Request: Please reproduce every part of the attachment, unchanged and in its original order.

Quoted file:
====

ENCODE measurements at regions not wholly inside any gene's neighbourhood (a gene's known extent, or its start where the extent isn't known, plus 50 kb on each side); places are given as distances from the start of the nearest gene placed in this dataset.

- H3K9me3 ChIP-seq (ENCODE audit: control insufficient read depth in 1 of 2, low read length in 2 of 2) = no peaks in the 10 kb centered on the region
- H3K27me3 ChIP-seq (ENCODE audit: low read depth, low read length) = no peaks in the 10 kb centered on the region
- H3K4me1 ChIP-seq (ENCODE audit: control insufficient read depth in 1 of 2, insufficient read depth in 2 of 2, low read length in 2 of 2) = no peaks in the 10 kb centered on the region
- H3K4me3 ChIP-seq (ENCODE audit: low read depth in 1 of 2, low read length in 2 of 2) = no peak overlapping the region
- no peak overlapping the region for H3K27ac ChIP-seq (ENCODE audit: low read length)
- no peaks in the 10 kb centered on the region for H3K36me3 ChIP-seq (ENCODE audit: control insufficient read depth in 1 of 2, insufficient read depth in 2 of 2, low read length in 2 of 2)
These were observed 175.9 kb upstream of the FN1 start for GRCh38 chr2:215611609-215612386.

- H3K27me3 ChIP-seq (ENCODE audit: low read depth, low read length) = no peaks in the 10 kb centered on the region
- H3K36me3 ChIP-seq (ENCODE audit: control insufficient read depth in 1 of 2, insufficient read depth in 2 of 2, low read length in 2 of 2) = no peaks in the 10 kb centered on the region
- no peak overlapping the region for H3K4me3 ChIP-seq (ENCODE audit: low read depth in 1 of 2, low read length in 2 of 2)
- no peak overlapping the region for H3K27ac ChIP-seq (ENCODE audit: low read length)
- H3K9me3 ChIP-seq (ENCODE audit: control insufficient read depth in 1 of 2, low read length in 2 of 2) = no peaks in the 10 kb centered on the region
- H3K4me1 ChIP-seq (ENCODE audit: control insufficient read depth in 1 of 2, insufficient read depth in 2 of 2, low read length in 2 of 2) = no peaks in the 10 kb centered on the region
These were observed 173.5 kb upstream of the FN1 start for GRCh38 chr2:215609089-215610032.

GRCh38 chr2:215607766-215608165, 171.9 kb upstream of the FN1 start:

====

ENCODE measurements at regions not wholly inside any gene's neighbourhood (a gene's known extent, or its start where the extent isn't known, plus 50 kb on each side); places are given as distances from the start of the nearest gene placed in this dataset.

- H3K9me3 ChIP-seq (ENCODE audit: control insufficient read depth in 1 of 2, low read length in 2 of 2) = no peaks in the 10 kb centered on the region
- H3K27me3 ChIP-seq (ENCODE audit: low read depth, low read length) = no peaks in the 10 kb centered on the region
- H3K4me1 ChIP-seq (ENCODE audit: control insufficient read depth in 1 of 2, insufficient read depth in 2 of 2, low read length in 2 of 2) = no peaks in the 10 kb centered on the region
- H3K4me3 ChIP-seq (ENCODE audit: low read depth in 1 of 2, low read length in 2 of 2) = no peak overlapping the region
- no peak overlapping the region for H3K27ac ChIP-seq (ENCODE audit: low read length)
- no peaks in the 10 kb centered on the region for H3K36me3 ChIP-seq (ENCODE audit: control insufficient read depth in 1 of 2, insufficient read depth in 2 of 2, low read length in 2 of 2)
These were observed 175.9 kb upstream of the FN1 start for GRCh38 chr2:215611609-215612386.

- H3K27me3 ChIP-seq (ENCODE audit: low read depth, low read length) = no peaks in the 10 kb centered on the region
- H3K36me3 ChIP-seq (ENCODE audit: control insufficient read depth in 1 of 2, insufficient read depth in 2 of 2, low read length in 2 of 2) = no peaks in the 10 kb centered on the region
- no peak overlapping the region for H3K4me3 ChIP-seq (ENCODE audit: low read depth in 1 of 2, low read length in 2 of 2)
- no peak overlapping the region for H3K27ac ChIP-seq (ENCODE audit: low read length)
- H3K9me3 ChIP-seq (ENCODE audit: control insufficient read depth in 1 of 2, low read length in 2 of 2) = no peaks in the 10 kb centered on the region
- H3K4me1 ChIP-seq (ENCODE audit: control insufficient read depth in 1 of 2, insufficient read depth in 2 of 2, low read length in 2 of 2) = no peaks in the 10 kb centered on the region
These were observed 173.5 kb upstream of the FN1 start for GRCh38 chr2:215609089-215610032.

GRCh38 chr2:215607766-215608165, 171.9 kb upstream of the FN1 start: